The art of excellence still drives Japanese competitiveness
Japan’s acclaimed monozokuri philosophy – that trademark creativity and craftsmanship responsible for the country becoming synonymous with innovation – has been put on trial over the past few years as its manufacturing industry faltered.
Some Western observers in particular suggest that Japan’s supposedly extreme conservative corporate culture is to blame for hampering its innovative output and claim the country has lost its crown as the king of electronics. More specifically, critics say, the Japanese have focused too much on developing products and less on adapting to customer needs.
However, with manufacturing exports from the archipelago having bounced back strongly recently, Japan is proving its critics wrong. While this is happening on one hand through switching to more of a business-to-business (B2B) approach to manufacturing (see page 5), on the other hand, Japanese companies are also refocusing on the unique strength that saw the nation become a creative powerhouse in the first place: monozokuri.
“People engaged in the manufacturing sector thrive to produce high-quality products in order to make their customers as happy as possible,” says Jun Yamaguchi, President of Tokuriki Honten.
Japan Inc.’s entrenched commitment to quality and precision has indeed led the country to be reputed for its technical infallibility, and in the era of increased technological complexity, reliability is a golden attribute. Along with this reliability that Japanese manufacturers provide, in response to the criticism they have received, corporations are now putting greater emphasis on customization to cater for the needs of clients’ demands.
“If the forte of Japanese companies is in making high quality products, their weakness is in launching their products into the market,” admits Kazuhiro Kashio, President of CASIO. “Our future objective is to make new products, while also enhancing the user value, usability and usefulness of existing devices.
“Today, the best-selling smart watches are made by Apple. However, our focus is not on making the best-selling smart watch, but instead on making something that will offer value and usefulness for the users.”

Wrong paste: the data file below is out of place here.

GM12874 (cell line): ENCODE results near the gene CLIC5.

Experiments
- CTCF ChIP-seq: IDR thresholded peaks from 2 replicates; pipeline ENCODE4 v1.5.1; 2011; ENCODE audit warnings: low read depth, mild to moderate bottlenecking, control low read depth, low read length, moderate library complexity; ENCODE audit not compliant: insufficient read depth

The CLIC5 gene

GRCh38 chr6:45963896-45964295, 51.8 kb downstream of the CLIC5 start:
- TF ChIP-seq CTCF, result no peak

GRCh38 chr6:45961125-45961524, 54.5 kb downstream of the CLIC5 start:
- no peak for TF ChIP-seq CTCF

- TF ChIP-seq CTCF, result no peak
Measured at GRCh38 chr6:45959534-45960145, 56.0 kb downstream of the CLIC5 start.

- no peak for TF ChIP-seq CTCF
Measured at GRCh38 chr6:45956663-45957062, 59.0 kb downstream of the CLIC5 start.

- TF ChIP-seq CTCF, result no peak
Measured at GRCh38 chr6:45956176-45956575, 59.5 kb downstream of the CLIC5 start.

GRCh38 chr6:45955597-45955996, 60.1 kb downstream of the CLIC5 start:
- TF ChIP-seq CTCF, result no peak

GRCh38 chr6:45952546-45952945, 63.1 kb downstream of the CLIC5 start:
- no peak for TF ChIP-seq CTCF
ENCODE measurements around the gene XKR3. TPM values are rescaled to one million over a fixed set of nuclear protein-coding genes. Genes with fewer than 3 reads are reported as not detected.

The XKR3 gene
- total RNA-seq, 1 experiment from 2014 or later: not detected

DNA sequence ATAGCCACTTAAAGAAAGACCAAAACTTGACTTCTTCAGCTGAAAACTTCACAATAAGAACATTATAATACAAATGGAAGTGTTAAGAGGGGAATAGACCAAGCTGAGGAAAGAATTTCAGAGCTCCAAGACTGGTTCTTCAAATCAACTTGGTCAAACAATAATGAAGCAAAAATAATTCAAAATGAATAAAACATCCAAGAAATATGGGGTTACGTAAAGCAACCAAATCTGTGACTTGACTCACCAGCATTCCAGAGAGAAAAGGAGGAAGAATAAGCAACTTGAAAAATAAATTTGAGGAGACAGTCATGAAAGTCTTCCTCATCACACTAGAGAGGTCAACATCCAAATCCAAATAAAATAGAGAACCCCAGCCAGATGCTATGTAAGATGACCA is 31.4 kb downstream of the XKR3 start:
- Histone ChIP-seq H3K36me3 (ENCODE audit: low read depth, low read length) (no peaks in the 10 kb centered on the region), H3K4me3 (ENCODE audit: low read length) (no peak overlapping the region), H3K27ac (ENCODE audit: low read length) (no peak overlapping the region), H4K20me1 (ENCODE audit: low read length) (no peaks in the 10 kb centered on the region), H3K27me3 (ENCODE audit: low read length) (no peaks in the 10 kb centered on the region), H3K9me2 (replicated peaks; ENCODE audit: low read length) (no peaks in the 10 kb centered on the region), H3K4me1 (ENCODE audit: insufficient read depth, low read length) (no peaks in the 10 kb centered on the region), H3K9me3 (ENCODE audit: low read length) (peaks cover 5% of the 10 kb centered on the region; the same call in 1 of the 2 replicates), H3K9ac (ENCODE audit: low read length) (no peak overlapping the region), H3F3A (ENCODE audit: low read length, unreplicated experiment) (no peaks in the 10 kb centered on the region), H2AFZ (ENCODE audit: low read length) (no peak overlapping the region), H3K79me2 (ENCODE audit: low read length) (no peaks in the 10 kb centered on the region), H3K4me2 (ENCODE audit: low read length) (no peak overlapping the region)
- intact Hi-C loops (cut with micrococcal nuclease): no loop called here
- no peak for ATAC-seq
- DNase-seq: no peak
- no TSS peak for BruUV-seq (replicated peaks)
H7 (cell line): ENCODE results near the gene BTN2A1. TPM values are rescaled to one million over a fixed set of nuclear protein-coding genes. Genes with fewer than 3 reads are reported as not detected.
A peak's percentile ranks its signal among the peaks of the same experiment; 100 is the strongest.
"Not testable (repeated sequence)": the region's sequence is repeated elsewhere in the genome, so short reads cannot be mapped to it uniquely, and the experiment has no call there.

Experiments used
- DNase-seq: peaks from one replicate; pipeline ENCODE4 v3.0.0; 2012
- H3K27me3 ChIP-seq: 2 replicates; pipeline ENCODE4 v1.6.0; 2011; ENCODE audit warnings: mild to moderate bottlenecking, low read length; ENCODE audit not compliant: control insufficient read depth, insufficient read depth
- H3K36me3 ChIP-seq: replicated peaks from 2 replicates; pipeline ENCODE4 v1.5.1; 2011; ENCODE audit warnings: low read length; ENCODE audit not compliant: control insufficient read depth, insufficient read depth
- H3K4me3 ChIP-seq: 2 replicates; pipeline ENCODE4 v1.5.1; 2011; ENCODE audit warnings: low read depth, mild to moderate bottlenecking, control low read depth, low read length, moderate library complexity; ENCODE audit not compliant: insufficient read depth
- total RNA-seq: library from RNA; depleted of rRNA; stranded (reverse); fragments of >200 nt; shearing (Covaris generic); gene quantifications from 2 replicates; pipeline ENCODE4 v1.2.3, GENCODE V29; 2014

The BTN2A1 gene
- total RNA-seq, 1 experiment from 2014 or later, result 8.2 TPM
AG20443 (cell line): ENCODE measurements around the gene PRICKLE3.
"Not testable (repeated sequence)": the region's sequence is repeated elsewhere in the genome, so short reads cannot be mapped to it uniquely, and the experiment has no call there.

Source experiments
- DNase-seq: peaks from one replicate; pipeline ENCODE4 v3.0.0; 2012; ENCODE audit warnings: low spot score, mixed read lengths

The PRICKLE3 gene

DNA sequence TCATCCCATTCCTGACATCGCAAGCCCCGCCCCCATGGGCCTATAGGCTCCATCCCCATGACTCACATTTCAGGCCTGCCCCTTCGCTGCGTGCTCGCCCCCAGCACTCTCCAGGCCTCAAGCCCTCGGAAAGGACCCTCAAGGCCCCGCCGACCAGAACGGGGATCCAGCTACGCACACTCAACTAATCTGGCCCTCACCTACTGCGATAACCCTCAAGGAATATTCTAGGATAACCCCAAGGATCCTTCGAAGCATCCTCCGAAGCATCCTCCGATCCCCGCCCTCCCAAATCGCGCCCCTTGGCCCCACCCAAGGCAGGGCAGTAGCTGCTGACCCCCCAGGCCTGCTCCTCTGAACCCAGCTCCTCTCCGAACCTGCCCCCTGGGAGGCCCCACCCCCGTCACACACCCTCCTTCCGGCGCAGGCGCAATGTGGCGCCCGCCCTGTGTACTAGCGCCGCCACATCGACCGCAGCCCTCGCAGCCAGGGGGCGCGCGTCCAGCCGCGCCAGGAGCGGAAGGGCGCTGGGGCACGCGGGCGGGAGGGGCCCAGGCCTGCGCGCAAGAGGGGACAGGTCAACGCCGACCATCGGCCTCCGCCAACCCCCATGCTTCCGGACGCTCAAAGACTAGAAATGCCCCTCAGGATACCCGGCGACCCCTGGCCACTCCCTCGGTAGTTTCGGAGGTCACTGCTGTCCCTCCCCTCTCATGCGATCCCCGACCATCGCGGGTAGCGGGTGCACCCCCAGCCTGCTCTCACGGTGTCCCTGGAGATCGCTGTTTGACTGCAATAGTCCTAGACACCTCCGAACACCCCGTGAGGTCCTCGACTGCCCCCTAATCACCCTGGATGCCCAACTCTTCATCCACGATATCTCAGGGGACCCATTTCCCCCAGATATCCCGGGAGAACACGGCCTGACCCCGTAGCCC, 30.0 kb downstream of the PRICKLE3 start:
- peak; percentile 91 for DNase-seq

This is a way of thinking today being shared across the board in Japan, from watchmaking to gelatin production.
“Our competitors make generic products, and then let their clients choose which one suits them best. Our company adapts its products to the needs of its customers,” explains Koichi Ogata, President of Nitta Gelatin Inc. -- a world leader in the manufacture of food, pharmaceutical and technical gelatins.
“We tailor-make our solutions to satisfy our client’s demand,” adds Mr. Ogata. “While this creates many difficulties, it allows us to create a bond with our partners, making sure that they do not switch to the competition.”
Such an increased emphasis on adapting to the differing preferences of customers is linked closely to the globalization of commerce – a concept welcomed more so now in Japan than ever before in its history.
Yuji Kaneko, President of Sodick, identifies this trend as especially significant in how Japanese companies are now approaching doing business.
“Our philosophy of client care is pursued thanks to our international bases,” he says. “Because we operate globally, our sales structure extends all around the world, and we have a material presence in almost all of the countries in which we operate. This global presence allows us to actively solve our clients’ problems.”
As for smaller, independent Japanese firms such as Computer Engineering & Consulting Ltd. (CEC) which hasn’t yet become fully international, then embracing this new, more outward-looking and customer-driven strategy is quite clearly the objective.
“My personal goal is for this company to create ‘Made in Japan’ software products that can be used worldwide,” says CEC president, Fujio Tahara. “Manufacturing plays an essential role for the economy, and we want to offer our manufacturing clients IT products and services to boost efficiency of production procedures.”